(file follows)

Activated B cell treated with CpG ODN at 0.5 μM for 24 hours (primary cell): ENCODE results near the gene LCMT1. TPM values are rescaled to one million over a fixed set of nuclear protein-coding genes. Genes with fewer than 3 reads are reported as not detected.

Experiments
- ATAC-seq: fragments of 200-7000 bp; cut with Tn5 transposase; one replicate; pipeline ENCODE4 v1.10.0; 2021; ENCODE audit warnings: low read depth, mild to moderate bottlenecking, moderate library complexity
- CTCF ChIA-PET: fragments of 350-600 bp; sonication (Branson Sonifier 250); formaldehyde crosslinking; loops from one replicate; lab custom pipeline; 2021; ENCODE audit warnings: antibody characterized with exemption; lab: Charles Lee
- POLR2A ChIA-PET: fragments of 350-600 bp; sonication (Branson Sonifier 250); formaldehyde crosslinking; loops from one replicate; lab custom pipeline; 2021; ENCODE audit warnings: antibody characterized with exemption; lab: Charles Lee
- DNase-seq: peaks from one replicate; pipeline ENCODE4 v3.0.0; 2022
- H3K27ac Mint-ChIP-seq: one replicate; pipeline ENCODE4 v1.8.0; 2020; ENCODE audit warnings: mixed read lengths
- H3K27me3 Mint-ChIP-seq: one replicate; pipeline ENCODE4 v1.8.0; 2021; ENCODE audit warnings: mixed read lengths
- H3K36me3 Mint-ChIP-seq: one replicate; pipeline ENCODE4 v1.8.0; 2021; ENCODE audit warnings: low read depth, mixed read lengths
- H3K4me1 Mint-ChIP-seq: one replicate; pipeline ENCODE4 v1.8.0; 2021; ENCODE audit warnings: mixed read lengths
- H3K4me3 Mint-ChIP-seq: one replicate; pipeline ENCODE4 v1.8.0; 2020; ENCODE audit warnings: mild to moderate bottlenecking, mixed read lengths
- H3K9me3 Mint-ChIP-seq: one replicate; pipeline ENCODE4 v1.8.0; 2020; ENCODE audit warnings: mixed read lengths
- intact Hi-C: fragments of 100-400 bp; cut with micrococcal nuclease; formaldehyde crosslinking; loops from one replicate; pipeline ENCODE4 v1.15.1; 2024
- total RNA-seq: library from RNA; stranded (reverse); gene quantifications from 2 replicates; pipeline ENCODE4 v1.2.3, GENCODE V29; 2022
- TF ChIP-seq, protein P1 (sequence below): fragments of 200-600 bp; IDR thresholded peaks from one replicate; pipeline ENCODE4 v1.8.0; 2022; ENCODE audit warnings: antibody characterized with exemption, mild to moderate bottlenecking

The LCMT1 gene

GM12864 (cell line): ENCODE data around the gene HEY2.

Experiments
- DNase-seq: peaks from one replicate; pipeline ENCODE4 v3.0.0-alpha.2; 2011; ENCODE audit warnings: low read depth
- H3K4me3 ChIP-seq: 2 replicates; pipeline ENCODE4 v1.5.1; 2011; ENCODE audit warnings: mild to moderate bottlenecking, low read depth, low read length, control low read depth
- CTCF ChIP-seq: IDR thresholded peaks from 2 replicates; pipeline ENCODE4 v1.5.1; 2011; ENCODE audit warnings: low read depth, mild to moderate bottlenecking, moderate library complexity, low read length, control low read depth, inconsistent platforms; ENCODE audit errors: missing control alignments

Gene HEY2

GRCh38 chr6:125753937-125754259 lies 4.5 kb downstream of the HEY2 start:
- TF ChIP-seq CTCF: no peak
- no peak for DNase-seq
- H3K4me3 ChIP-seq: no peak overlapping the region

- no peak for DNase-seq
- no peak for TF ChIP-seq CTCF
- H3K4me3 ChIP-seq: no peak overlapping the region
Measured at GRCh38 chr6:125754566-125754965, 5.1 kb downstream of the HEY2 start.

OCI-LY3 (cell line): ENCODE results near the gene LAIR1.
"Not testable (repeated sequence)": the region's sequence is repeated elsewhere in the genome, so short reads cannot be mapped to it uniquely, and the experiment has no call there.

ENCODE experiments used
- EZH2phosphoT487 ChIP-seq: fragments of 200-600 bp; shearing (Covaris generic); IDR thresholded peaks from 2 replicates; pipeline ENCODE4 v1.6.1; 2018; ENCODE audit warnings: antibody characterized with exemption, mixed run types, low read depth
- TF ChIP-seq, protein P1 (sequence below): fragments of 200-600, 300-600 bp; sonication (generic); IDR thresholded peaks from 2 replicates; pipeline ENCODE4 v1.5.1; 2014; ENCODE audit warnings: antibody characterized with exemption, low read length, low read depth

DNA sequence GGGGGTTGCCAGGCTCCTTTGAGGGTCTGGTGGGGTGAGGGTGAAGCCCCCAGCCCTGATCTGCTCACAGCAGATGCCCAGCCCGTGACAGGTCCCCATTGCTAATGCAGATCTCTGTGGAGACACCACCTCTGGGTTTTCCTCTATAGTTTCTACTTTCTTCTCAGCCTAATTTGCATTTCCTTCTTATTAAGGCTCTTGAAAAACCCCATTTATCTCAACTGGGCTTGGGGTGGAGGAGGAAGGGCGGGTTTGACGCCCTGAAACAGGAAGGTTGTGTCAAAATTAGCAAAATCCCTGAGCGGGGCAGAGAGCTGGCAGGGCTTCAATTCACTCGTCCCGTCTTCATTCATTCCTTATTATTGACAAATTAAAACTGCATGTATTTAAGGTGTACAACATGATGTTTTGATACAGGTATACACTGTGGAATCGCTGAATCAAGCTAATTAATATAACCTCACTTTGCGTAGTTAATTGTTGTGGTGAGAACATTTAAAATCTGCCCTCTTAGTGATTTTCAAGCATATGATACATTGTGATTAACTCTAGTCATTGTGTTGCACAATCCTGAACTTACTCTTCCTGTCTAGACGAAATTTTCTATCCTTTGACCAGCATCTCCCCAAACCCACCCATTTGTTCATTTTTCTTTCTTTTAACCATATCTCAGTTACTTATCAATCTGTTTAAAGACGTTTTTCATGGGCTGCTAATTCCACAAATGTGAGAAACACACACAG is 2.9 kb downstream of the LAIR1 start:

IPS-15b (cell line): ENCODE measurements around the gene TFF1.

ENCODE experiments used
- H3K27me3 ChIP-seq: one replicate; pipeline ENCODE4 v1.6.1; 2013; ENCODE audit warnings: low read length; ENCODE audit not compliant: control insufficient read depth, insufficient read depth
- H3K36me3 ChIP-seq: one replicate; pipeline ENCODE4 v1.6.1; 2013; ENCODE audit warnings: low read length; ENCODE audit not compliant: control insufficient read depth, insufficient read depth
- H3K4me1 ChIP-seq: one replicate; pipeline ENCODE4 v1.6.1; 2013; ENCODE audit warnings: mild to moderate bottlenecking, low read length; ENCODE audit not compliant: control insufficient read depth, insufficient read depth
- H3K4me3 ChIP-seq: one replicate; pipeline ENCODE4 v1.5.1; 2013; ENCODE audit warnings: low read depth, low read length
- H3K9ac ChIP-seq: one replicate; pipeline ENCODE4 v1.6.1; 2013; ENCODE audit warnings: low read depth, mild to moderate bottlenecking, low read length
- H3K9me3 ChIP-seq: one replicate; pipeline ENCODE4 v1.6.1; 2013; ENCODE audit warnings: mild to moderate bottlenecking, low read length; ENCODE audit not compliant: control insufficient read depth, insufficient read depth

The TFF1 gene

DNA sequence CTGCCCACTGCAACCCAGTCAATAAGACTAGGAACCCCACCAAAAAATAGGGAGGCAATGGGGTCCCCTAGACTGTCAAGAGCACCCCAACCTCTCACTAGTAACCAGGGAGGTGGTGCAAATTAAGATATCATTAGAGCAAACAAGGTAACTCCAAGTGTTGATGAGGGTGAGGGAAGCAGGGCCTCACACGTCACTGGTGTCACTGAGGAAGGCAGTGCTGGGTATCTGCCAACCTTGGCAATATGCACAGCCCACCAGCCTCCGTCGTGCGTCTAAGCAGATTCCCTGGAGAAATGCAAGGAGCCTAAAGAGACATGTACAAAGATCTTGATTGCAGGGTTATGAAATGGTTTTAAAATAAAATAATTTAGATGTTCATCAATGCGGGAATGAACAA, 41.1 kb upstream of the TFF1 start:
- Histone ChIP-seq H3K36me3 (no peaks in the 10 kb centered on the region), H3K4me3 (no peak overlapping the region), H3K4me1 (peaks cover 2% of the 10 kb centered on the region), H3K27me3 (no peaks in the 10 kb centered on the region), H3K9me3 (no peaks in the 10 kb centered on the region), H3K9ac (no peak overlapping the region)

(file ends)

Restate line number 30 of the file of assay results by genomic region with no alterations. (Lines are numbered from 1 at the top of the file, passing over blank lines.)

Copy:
Measured at GRCh38 chr6:125754566-125754965, 5.1 kb downstream of the HEY2 start.